If the spirit of Mozart lies behind the first two movements, the sonata-form finale suggests Haydn in its verve and brilliance, and in the witty capital Beethoven makes of the initial leaping figure. But the coda is again expanded beyond Haydn’s dimensions into a second development. Its sly opening shift from E flat to E major and subsequent fortissimo wrench back again are an early example of a Beethoven ploy that will find its comic apotheosis in the finale of the Eighth Symphony.

The G major Trio immediately establishes its symphonic scale with an imposing slow introduction – something unheard of in a piano trio, and rare even in a string quartet. But the start of the Allegro lightens the atmosphere with a wispy, capricious theme that hovers on the dominant rather than emphasizing the tonic, G – shades here of Haydn’s ‘Oxford’ Symphony. Haydnesque, too, is the way this theme derives from phrases in the introduction. Beethoven is less lavish with his material than in the E flat Trio, though there is a delightfully jaunty ‘second subject’, proposed by the violin and then elaborated by the piano. But the first theme dominates both the development and the typically ample coda, where Beethoven continues to make witty and whimsical play with the theme’s opening phrase.

Haydn and Mozart wrote many Andantes in gently swaying 6/8 siciliano rhythm. But only rarely did they compose a siciliano in the slower, Adagio tempo. It is characteristic of the young Beethoven’s search for increased profundity of expression that the second movement of the G major Trio combines a siciliano lilt with an unprecedented hymn-like solemnity. The tempo marking, Largo con espressione, is itself novel and significant; and the rapt atmosphere is enhanced by the choice of key, E major, which sounds remote and radiant after G major. Beethoven shows a typical feeling for long-range tonal planning when he later plunges dramatically (with a sudden fortissimo) from B major to the work’s home key of G, initiating a searching modulating development of the opening theme.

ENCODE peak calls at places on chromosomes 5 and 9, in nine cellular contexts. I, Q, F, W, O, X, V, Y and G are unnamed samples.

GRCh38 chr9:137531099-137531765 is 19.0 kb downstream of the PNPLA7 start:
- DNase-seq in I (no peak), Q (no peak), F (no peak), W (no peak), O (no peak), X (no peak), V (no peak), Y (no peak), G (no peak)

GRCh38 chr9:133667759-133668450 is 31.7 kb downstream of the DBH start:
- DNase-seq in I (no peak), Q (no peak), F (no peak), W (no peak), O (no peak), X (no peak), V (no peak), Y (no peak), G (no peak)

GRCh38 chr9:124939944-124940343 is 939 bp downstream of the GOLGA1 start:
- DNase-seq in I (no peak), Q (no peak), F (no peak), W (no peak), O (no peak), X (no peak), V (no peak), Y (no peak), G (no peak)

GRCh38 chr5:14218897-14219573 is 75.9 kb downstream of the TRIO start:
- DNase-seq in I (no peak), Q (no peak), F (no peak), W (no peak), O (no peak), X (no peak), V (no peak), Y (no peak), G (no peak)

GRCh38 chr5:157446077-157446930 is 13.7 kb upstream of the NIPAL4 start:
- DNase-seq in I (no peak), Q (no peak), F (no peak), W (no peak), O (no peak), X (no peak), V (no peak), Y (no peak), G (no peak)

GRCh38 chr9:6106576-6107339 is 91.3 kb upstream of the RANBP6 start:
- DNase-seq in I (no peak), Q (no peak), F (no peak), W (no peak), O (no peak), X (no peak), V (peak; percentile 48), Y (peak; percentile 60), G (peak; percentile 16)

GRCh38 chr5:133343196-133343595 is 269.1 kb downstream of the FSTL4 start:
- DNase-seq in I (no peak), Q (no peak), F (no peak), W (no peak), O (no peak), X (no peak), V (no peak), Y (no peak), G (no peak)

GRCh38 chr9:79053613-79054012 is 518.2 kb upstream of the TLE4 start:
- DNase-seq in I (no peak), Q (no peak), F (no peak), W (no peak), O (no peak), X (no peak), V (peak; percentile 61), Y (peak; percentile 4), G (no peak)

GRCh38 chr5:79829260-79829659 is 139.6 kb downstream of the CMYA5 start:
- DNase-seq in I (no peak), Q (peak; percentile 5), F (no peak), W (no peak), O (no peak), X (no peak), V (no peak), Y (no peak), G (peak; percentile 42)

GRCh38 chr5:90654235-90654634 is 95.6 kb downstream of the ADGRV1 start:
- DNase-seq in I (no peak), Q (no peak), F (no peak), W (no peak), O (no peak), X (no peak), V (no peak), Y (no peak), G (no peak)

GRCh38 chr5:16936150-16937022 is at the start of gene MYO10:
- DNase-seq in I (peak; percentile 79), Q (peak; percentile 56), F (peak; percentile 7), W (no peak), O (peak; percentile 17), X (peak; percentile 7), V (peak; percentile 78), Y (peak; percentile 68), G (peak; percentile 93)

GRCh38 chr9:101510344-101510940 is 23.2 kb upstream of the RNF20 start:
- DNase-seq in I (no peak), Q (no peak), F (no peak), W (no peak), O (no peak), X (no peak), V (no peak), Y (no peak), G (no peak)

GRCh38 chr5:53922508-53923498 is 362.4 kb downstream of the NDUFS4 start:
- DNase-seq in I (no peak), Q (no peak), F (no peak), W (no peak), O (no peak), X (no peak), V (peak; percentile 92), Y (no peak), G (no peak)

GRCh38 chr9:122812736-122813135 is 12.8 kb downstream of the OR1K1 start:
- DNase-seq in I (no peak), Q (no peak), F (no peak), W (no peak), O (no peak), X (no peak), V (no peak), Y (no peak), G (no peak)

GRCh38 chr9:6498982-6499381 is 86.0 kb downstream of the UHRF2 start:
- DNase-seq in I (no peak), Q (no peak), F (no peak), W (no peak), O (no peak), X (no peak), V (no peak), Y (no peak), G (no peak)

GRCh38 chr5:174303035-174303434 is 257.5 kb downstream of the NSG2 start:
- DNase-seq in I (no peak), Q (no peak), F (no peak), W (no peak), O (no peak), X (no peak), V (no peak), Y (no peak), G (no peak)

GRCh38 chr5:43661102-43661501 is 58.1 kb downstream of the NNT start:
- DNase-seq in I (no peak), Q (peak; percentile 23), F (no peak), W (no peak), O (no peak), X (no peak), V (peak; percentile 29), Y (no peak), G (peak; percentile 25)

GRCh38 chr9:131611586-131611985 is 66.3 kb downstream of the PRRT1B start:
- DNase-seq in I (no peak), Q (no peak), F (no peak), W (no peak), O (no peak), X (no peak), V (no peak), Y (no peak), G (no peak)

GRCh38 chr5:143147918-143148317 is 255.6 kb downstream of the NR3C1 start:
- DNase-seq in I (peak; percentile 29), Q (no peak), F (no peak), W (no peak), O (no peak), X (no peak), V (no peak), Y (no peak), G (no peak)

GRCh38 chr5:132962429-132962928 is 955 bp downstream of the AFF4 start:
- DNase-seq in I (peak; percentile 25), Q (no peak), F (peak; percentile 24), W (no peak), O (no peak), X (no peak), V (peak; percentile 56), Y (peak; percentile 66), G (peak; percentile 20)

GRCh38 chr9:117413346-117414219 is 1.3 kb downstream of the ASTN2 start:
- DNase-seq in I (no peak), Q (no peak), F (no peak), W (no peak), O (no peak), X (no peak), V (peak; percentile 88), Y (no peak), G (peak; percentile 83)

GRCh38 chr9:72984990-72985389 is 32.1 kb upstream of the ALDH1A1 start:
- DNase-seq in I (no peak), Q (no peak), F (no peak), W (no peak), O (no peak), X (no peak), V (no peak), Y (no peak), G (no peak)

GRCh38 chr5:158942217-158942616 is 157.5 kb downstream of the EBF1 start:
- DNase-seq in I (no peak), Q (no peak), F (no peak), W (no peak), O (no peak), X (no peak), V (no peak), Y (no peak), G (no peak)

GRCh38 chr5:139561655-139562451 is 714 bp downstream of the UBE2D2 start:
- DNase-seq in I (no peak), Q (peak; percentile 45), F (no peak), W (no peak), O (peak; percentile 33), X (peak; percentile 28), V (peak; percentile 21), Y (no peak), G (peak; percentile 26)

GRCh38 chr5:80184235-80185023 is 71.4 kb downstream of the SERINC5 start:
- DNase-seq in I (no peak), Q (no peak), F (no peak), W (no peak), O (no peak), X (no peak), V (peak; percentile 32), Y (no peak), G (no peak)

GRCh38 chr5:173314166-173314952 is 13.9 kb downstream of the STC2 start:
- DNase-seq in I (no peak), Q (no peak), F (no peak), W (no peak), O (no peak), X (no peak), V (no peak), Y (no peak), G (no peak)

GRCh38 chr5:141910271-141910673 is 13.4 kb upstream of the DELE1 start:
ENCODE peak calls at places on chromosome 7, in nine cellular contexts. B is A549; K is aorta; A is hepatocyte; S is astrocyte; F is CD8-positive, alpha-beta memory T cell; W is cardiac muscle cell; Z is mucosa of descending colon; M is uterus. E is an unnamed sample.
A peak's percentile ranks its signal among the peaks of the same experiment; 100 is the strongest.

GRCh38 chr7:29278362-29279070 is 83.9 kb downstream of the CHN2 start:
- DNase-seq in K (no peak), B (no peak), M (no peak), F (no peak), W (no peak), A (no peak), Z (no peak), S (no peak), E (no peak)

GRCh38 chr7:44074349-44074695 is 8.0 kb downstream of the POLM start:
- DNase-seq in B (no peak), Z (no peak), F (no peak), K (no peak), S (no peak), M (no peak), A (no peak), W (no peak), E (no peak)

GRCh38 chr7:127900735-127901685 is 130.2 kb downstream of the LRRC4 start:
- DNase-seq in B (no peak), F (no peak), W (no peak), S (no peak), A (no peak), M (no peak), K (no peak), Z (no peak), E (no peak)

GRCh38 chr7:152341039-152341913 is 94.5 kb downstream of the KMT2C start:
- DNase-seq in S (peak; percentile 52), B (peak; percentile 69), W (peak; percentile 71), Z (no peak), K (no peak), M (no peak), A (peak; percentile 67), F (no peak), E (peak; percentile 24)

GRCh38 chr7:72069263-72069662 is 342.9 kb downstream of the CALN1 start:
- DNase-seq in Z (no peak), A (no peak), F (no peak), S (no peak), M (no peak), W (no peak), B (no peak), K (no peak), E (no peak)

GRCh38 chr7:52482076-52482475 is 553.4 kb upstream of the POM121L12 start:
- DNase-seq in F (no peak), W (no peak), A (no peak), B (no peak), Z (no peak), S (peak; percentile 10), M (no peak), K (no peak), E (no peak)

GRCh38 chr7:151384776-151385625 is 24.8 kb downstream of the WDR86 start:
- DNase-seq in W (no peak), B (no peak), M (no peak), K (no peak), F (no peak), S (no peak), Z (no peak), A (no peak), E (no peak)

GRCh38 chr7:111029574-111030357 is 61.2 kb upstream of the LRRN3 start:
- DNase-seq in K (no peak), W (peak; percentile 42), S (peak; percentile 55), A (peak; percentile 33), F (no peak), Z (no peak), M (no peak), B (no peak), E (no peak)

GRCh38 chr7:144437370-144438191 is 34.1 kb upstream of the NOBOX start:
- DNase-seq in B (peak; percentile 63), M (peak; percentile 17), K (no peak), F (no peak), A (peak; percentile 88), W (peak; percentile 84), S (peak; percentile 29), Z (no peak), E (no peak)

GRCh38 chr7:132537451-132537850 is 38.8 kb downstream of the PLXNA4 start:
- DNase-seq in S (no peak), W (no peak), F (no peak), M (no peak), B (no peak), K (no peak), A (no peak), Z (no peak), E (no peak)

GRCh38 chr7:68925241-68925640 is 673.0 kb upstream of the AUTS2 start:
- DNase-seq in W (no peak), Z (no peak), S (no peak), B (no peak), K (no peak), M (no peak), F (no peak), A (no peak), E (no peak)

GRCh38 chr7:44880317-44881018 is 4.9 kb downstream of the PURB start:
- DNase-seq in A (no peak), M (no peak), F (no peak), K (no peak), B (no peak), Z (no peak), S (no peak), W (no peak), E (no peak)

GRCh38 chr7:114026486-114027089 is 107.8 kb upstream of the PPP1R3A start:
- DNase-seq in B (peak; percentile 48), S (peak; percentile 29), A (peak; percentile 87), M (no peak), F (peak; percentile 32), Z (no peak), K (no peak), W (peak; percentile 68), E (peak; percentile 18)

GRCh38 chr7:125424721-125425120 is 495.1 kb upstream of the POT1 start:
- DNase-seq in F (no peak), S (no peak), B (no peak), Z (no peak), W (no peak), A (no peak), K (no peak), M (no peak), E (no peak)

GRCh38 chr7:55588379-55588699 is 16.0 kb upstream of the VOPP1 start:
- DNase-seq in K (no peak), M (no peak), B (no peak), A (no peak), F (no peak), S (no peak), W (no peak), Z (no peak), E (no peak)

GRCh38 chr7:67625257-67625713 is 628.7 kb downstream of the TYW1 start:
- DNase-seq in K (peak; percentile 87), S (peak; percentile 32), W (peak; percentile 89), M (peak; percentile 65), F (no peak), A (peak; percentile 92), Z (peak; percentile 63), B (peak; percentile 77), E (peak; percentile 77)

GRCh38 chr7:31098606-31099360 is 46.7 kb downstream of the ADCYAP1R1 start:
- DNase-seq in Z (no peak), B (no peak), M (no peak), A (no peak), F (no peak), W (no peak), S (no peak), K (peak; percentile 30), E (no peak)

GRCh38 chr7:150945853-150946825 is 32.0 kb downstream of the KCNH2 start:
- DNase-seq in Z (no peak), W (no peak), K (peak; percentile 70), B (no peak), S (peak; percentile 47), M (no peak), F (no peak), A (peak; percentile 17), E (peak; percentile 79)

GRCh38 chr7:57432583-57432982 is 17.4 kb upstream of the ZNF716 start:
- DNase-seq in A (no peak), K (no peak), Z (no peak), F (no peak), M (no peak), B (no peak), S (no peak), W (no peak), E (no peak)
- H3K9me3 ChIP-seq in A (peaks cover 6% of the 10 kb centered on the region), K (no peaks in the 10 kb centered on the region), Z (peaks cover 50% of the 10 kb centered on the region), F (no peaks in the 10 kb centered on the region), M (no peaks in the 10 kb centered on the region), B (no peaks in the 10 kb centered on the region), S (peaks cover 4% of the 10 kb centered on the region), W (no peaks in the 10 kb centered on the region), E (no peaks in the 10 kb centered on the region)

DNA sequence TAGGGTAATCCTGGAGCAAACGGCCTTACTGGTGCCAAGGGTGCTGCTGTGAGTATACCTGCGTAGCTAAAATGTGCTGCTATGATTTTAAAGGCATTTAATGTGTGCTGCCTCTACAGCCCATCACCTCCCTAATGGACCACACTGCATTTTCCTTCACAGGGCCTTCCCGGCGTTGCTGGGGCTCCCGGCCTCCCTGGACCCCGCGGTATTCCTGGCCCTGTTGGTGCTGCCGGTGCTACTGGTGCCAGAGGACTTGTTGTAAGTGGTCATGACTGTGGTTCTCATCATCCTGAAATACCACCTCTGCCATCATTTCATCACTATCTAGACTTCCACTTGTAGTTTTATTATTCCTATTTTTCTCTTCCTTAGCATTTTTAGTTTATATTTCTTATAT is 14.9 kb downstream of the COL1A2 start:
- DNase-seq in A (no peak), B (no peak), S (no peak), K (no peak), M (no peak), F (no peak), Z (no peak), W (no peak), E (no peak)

Though definitely a scherzo rather than a minuet, the third movement is less wilful than its counterpart in Op 1 No 1, playing insouciantly with rising and falling scales, à la Haydn. The Trio turns to B minor for a laconic waltz of comic banality – the kind of music likely to turn up in Beethoven’s works from the early years right through to the visionary late quartets. After the return of the scherzo Beethoven appends a brief coda that toys with the theme’s opening figure before dying away to pianissimo.